As an historian with an understanding of our country’s influence of the world over the last few hundred years, I look back at the British Empire with a sense of shame, not of pride.
But, even if you do flag-wave and talk about our nation’s glorious past, an article in yesterday’s New York Times shows how far we’ve falled:
The Brexiteers, pursuing a fantasy of imperial-era strength and self-sufficiency, have repeatedly revealed their hubris, mulishness and ineptitude over the past two years. Though originally a “Remainer,” Prime Minister Theresa May has matched their arrogant obduracy, imposing a patently unworkable timetable of two years on Brexit and laying down red lines that undermined negotiations with Brussels and doomed her deal to resoundingly bipartisan rejection this week in Parliament.
I think I’d forgotten how useful the word mendacious is in this context (“lying, untruthful”):
From David Cameron, who recklessly gambled his country’s future on a referendum in order to isolate some whingers in his Conservative party, to the opportunistic Boris Johnson, who jumped on the Brexit bandwagon to secure the prime ministerial chair once warmed by his role model Winston Churchill, and the top-hatted, theatrically retro Jacob Rees-Mogg, whose fund management company has set up an office within the European Union even as he vehemently scorns it, the British political class has offered to the world an astounding spectacle of mendacious, intellectually limited hustlers.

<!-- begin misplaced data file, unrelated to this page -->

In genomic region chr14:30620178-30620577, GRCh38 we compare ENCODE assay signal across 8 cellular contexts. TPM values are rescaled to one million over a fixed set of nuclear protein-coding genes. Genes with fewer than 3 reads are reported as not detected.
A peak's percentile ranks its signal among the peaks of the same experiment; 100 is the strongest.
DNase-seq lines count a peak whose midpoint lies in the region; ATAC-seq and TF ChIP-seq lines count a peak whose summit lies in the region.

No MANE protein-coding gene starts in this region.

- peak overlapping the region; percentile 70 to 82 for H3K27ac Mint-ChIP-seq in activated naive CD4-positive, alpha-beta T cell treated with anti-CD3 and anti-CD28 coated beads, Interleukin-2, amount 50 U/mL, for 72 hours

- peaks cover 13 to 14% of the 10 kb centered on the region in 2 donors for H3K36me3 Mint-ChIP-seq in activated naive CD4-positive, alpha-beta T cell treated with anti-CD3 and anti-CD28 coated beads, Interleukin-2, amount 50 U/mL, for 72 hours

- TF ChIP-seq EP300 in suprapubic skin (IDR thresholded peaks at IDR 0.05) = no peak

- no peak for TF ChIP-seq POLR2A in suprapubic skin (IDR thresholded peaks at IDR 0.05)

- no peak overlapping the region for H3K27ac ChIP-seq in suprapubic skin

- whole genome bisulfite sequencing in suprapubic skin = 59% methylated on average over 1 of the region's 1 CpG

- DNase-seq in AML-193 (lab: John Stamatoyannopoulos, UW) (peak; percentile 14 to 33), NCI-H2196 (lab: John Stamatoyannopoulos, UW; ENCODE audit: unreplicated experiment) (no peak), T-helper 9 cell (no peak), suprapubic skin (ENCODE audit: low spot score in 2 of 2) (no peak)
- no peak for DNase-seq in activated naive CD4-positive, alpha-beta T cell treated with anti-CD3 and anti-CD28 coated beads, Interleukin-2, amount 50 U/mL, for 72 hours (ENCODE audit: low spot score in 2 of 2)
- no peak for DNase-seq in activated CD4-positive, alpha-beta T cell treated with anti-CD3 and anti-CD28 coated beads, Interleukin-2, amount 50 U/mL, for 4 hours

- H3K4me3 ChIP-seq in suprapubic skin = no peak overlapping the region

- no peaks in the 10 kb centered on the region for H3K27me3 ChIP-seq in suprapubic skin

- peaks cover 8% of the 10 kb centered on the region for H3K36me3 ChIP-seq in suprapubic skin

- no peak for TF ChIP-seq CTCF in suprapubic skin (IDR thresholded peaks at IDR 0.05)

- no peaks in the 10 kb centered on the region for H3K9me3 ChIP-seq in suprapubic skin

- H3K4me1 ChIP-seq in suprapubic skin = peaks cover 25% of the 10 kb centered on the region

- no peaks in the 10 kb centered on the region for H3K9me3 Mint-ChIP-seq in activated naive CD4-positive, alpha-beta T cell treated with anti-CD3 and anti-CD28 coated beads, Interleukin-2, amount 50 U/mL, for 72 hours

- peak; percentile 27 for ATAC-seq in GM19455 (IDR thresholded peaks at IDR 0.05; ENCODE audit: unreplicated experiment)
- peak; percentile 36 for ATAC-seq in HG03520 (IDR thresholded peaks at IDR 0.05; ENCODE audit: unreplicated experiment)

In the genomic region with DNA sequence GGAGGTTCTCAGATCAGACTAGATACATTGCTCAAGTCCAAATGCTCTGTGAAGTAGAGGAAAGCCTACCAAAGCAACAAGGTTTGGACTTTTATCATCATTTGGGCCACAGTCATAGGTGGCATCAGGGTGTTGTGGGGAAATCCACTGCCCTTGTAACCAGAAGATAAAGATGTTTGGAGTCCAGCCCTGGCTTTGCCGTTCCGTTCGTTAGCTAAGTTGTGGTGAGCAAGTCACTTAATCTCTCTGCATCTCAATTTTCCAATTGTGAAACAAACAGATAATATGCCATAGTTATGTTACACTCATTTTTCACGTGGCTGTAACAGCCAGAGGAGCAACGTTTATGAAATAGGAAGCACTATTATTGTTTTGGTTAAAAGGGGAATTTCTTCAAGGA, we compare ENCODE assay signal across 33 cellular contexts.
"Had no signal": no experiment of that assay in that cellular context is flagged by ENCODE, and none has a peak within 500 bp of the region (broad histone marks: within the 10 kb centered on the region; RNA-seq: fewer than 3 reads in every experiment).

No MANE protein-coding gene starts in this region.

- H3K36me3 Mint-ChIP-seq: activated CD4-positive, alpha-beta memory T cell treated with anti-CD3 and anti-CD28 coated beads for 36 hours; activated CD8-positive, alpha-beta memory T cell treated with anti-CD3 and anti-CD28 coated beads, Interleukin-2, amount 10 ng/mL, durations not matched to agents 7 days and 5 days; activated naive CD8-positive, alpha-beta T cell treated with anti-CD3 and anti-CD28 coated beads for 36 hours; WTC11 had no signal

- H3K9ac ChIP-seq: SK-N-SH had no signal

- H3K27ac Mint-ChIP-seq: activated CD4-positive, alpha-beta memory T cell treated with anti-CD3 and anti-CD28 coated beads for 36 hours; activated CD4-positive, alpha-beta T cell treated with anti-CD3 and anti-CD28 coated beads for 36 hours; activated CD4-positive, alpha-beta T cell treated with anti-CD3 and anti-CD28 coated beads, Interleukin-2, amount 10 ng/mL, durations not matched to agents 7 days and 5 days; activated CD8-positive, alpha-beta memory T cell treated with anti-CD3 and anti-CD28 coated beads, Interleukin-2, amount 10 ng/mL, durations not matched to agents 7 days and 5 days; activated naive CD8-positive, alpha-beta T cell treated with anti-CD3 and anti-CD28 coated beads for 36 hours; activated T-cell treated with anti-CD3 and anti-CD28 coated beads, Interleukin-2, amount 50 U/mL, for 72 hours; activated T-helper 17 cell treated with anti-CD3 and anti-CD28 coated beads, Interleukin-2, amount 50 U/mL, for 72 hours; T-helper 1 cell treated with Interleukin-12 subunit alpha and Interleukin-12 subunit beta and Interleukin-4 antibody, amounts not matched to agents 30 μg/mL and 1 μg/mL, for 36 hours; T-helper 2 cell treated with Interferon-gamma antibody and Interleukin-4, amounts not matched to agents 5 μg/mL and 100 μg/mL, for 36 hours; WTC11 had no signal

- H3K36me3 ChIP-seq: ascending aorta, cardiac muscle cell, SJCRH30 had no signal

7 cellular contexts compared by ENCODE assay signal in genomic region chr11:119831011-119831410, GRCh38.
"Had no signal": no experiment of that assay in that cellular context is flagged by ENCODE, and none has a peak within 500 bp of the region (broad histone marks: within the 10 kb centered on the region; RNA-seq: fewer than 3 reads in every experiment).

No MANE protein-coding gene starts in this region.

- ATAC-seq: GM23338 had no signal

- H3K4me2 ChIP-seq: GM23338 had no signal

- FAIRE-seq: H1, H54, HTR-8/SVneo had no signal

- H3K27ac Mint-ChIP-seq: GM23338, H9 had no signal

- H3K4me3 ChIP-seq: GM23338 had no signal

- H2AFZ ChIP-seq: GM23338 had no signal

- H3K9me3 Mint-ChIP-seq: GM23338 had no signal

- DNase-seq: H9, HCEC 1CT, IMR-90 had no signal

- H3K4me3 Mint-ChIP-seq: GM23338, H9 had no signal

When leaving countries after their imperialist adventures, members of the British ruling elite were fond of dividing countries with arbitrary lines. Cases in point: India, Ireland, the Middle East. That this doesn’t work is blatantly obvious, and is a lazy way to deal with complex issues.
It is a measure of English Brexiteers’ political acumen that they were initially oblivious to the volatile Irish question and contemptuous of the Scottish one. Ireland was cynically partitioned to ensure that Protestant settlers outnumber native Catholics in one part of the country. The division provoked decades of violence and consumed thousands of lives. It was partly healed in 1998, when a peace agreement removed the need for security checks along the British-imposed partition line.
I’d love to think that we’re nearing the end of what the Times calls ‘chumocracy’ and no longer have to suffer what Hannah Arendt called “the quixotic fools of imperialism”. We can but hope.